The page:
TALKING POINTS: Holland speaks ahead of Oilers Training Camp
Oilers President of Hockey Operations and General Manager Ken Holland spoke to the media at Edmonton Country Club ahead of Thursday's Main Camp
EDMONTON, AB - Oilers President of Hockey Operations and General Manager Ken Holland spoke to the media at the Barry Katz Golf Tournament at Edmonton Country Club.
Holland commented on the upcoming Oilers Training Camp, which begins on Thursday, Sept. 12, provided an assessment on Oilers Captain Connor McDavid and gave his thoughts on the Oilers prospects, who just wrapped up Rookie Camp.
Read or watch Holland's interview below.
Some questions and answers have been condensed for clarity.
Q: What did you think of the Oilers Rookie Camp games against the Flames Rookies?
A: Both games were close. Goaltending, obviously, all three guys played excellent in the games. Obviously, you'd like to score some goals. I thought some players played pretty well and others didn't play as well as we'd hoped or expected. There's still a long way to go. There are three weeks to go. Some of those players that played in those games are players that we want to see play in the NHL pre-season games.
Q: How many guys are you bringing to Main Camp from Rookie Camp?
A: I think we're going to cut two or three kids here. We were talking, (Dave) Tippett, Keith Gretzky and myself. Most of them through the weekend. We're going to make some moves on probably Sunday or Monday as we move into pre-season games. I think for some young players, it's valuable to be around the NHL players. Get some experience even if they don't play NHL games. Just to feel the pace for three or four days before they go back to junior hockey. So, that's what we'll do.
Q: What's the feeling for these guys when they first get into Camp? Is it often the reaction, especially as rookies, that they might be a little intimidated and how they react to that, is that important?
A: I think that's why the rookie game or prospect games are so important for those young players. It's an opportunity to get their feet wet and get a little comfortable. Then obviously things are going to get cranked up. Over the next four to six weeks, every week starts to get cranked up. Early in pre-season, it's half NHL, half American Leaguers. You get near the end of pre-season, you start getting closer to a roster. Then you got Opening Night. Then two weeks into the season, the veterans start to get their games cranked up. You try to see which players can keep going and as you go along, some young players start to get to a point in the Camp where it's a bit much at that point and time in their career, and it's a learning experience. That's what I'm going to watch here for the next month.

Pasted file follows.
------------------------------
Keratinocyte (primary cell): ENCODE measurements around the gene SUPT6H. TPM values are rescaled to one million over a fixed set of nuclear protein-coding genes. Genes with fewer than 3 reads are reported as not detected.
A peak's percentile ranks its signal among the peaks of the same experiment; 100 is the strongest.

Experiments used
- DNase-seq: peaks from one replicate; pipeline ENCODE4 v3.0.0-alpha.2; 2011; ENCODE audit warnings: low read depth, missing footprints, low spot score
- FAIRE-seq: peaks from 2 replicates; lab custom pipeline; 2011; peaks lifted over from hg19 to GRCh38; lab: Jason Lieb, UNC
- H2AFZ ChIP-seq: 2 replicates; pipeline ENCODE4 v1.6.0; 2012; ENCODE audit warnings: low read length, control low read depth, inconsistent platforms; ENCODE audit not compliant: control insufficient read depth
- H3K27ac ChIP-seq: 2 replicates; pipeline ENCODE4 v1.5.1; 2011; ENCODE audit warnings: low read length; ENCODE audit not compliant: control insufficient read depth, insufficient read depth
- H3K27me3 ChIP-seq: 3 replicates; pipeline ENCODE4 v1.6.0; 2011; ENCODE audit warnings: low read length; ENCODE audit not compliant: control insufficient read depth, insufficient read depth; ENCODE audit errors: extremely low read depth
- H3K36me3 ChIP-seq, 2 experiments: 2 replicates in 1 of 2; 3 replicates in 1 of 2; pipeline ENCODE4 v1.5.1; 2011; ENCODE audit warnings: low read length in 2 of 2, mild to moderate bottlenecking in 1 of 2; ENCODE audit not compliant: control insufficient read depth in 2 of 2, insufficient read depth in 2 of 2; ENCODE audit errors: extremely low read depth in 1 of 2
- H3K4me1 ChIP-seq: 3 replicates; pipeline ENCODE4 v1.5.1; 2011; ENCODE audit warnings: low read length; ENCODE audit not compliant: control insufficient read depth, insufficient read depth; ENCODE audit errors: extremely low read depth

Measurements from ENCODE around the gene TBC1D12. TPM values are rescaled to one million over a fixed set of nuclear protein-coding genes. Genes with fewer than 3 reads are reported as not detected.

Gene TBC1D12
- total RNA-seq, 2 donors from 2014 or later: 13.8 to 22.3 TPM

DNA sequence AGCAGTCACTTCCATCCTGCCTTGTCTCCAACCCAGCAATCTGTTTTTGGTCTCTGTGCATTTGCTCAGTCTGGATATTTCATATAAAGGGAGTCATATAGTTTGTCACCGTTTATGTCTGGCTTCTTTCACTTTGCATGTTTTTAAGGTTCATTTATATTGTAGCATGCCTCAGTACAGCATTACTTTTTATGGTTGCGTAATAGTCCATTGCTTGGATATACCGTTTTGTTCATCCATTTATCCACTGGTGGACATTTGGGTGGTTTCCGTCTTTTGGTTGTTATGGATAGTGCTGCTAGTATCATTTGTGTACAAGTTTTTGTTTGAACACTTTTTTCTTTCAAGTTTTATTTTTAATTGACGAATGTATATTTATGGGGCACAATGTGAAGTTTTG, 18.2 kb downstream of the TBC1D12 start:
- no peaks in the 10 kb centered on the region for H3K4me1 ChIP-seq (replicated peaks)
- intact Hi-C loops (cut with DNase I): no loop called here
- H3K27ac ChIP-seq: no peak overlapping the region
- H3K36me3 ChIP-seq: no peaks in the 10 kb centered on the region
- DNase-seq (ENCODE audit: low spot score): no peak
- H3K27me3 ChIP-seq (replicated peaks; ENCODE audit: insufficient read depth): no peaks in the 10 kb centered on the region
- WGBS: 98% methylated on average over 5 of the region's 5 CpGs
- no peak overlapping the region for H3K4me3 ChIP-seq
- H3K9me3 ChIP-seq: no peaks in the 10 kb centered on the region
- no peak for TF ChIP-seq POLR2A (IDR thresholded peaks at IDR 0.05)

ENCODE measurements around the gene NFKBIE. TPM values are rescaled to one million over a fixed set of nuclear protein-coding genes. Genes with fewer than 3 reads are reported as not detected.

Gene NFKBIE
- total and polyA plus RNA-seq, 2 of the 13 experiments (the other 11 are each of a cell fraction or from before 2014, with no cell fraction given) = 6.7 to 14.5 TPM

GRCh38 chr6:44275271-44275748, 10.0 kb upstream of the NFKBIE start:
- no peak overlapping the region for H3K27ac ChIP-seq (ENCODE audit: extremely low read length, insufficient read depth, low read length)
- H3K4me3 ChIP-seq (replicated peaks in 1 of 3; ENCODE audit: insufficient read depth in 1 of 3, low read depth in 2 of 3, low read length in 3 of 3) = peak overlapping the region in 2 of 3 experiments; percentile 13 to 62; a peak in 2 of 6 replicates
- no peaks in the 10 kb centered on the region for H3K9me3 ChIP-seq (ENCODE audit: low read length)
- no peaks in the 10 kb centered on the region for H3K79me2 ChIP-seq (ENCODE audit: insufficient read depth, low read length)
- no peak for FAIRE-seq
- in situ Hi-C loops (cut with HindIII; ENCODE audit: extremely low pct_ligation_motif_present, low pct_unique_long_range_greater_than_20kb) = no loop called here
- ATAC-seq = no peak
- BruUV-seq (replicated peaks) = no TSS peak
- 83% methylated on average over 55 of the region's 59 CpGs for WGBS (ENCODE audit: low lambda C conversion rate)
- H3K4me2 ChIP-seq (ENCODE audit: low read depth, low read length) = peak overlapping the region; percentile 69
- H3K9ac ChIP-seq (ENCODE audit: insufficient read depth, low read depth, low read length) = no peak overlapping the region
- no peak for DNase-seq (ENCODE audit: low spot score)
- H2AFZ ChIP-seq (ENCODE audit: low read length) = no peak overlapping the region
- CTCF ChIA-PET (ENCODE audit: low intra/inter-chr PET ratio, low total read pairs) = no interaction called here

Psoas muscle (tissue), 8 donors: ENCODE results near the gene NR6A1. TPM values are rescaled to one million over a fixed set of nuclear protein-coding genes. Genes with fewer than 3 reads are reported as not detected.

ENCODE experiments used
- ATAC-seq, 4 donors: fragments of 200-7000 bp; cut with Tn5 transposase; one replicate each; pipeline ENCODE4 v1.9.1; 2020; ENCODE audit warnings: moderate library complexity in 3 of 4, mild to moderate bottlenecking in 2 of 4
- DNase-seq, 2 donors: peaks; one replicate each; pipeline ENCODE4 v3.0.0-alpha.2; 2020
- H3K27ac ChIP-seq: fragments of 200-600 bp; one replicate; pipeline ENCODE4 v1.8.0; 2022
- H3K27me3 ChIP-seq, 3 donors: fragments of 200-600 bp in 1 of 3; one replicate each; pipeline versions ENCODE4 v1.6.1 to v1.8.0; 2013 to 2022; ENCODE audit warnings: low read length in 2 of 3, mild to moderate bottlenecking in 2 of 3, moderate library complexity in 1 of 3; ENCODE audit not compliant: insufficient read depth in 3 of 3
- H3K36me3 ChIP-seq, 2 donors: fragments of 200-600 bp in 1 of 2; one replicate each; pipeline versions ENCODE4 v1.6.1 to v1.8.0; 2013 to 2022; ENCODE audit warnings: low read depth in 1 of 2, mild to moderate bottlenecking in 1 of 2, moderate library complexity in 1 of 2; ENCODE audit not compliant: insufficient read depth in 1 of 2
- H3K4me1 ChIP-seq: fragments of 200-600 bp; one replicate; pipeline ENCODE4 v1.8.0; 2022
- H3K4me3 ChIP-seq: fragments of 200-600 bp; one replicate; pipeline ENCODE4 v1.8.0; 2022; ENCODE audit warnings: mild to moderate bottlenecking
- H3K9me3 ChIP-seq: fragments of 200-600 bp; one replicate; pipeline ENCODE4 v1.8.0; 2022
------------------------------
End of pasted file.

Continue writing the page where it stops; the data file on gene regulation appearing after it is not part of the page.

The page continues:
Q: What does somebody have to do to emerge as a winger in the bottom six?
A: When you're in the bottom six, you're looking for a lot of things. One of the things is penalty killing. We've signed some players that have penalty killed in other cities. Can we find some chemistry between pairs? Then we want to get some secondary scoring. You'd like to be able to have some size and maybe spend some time in the offensive zone. So, over the seven pre-season games, that'll be an opportunity. Those guys are going to play lots of games. They're all going to play probably four, five or six games. We're trying to see who's going to make the team but at the same time, who's going to complement one another to form line combinations. And then obviously, who's going to play more minutes and what role are they going to have on the team? Those are the things that we're going to try to figure out over the next three weeks.
Q: Would you rather not have your star players kill penalties?
A: My take would be for the most part, no, but I do think that sometimes yes. But I think for the most part you want people with different roles. In Detroit, we had (Henrik) Zetterberg and (Pavel) Datsyuk and they killed penalties. Mike Babcock, at times, had our best players killing penalties than not. It depends on the game. It depends on if we can find some people who can really do a good job on penalty killing, those best players will get out for the last 20 or 30 seconds leading into a 5-on-5 shift. But for the most part, I'd like to have people who have different roles. It makes for good chemistry on the team.